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Shall I then dismiss the heavenly theme before me? A voice within seems to say,– Proceed. For why shall I forbear and hesitate when I profess neither scholarship nor research? I have an apology for my presumption which, I am sure, will commend itself to you. I am not going to discuss or criticize the recondite philosophy of the many schools of divinity in the West. Learning and metaphysics I bring not to the subject before me, but only the simplicity of faith and trust. There is a cheering assurance in the Gospel that the truth of God which is hid from the sage is revealed unto babes. Verily to the vision of childlike faith Heaven has always vouchsafed the light to which the wise have no access That light do I humbly claim, and that will I testify. If I am candid and frank, if I unfold in a spirit of sincerity and simplicity, and in their natural freshness, the lessons and experiences which faith bas gathered in the fresh fields of life, will not the world listen to me? It is not the bones of a dead doctrine, gathered from dead books, nor the antiquated and lifeless Trinity fossilized in Western theology,-a theological cant, a dark enigma—that I am going to present to you ; but the living Trinity the infant soul has seen in the light of faith. In the Trinity School of Asia have I learnt this doctrine of the blessed Trinity. Upon Indian soil have I, like other Hindu souls, lived and grown into this doctrine. With mother's milk we have imbibed it. For surely this theory is as Asiatic as it is European, nay more Asiatic than European, more Indian than English. It is an oriental conception, sublime and beautiful. Though it comes to us as a hard and solid principle of Western thought, massive and colossal, we readily recognise in it the gorgeous colors of the East and the sweet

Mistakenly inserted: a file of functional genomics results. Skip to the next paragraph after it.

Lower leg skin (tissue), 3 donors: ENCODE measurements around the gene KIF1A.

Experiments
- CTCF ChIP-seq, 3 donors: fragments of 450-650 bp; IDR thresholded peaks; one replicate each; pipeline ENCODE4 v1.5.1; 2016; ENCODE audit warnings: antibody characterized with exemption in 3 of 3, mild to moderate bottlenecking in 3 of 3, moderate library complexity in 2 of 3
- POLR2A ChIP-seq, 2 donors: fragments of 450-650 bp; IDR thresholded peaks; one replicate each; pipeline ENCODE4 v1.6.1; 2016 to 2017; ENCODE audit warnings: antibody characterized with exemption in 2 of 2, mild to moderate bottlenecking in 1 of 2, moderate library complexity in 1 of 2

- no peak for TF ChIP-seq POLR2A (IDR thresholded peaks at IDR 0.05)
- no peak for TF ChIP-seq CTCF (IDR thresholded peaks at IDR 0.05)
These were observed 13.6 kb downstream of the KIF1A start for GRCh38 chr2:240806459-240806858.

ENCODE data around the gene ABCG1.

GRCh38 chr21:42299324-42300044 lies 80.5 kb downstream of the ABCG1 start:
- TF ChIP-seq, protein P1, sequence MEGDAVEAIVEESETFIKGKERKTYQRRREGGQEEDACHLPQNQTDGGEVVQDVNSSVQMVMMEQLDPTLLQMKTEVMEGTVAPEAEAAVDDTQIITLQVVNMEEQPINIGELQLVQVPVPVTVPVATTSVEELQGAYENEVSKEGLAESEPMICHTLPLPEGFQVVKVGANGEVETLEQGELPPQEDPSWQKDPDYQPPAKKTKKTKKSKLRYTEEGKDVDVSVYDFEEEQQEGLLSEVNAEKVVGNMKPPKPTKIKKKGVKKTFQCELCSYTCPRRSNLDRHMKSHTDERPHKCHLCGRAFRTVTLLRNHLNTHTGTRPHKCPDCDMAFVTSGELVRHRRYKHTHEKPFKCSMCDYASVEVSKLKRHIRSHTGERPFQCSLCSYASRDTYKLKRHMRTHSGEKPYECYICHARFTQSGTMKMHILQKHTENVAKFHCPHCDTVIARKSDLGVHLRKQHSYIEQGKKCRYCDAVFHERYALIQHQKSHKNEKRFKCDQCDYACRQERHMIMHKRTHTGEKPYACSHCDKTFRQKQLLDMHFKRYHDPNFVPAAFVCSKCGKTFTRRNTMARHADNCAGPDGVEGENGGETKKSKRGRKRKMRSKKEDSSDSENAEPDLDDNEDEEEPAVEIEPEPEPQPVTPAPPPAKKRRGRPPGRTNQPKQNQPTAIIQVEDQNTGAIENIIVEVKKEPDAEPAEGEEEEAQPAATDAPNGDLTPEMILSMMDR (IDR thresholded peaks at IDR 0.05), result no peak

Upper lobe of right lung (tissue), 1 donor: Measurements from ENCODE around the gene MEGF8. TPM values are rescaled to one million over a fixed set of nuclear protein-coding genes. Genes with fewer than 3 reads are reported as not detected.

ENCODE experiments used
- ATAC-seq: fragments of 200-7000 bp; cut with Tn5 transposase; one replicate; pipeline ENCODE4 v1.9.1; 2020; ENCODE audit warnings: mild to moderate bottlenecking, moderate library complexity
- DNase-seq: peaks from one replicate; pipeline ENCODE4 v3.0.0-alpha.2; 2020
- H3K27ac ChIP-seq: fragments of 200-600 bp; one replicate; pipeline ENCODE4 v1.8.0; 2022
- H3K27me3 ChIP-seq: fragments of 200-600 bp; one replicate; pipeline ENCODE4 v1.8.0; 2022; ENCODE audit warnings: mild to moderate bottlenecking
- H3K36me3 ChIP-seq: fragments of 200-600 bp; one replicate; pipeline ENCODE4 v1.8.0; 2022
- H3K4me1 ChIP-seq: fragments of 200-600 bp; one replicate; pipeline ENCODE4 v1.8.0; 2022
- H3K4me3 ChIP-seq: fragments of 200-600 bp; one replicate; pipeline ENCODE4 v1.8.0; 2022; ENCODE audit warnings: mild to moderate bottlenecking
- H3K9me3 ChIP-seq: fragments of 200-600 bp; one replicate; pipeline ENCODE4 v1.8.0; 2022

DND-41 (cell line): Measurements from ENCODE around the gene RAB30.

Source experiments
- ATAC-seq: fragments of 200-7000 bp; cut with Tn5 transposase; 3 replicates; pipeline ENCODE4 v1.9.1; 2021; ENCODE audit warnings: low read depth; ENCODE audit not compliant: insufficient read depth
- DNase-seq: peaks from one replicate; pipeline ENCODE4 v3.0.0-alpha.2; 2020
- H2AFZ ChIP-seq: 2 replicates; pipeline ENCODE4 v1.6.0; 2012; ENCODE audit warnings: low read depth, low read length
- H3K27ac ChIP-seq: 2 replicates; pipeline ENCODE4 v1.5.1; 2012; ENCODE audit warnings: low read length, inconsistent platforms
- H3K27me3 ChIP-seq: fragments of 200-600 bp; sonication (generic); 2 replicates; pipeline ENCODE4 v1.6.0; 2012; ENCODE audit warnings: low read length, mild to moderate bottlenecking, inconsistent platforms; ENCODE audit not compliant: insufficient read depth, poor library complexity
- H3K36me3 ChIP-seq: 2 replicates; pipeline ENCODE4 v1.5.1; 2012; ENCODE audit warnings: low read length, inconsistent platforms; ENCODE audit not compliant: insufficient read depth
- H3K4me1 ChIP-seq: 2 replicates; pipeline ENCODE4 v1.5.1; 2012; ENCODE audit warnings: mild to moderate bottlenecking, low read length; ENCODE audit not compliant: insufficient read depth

poetry of Oriental devotion. It went from the East to the West, and after centuries it returns to the East, bringing with it a fresh halo of beauty from the domain of thought. Indeed the Trinity is a doctrine of natural and universal theology, and is not the monopoly of any single age or nation. Though apparently and admittedly a Christian doctrine, it must find ready faith in every unsophisticated human heart, and every Hindu who is true to nature and loyal to his instincts and traditions must bow with the profoundest reverence before the Father and the Son and the Holy Ghost. If, therefore, I dwell upon this important theme, you can only expect from me the light which Heaven has given to an Asiatic seeker of truth in answer to his daily devotions and prayers.

What I know of my Father and His threefold nature I have acquired in my humble sanctuary beside the family altar. In prayer have I studied and inquired ; in prayer have I received light. Christ has been my study for a quarter of a century. That God-Man they say half God and half man-walks daily all over this vast peninsula, from the Himalayas to Cape Comorin, enlightening and sanctifying its teeming millions. He is a mighty reality in Indian history. He is to us a living and moving spirit. We see him and commune with him. He permeates society as a vital force, and imbues our daily life, and is mixed with our thoughts, speculations and pursuits. That grand man, the Christ of history, divinity in humanity, is not far from any of us. Behold him. Behold the Father and the Son living and moving in us through the Holy Spirit, and daily quickening our lives, and by spirit-movements acting and interacting through each other, making a very heaven within us. We in India are singularly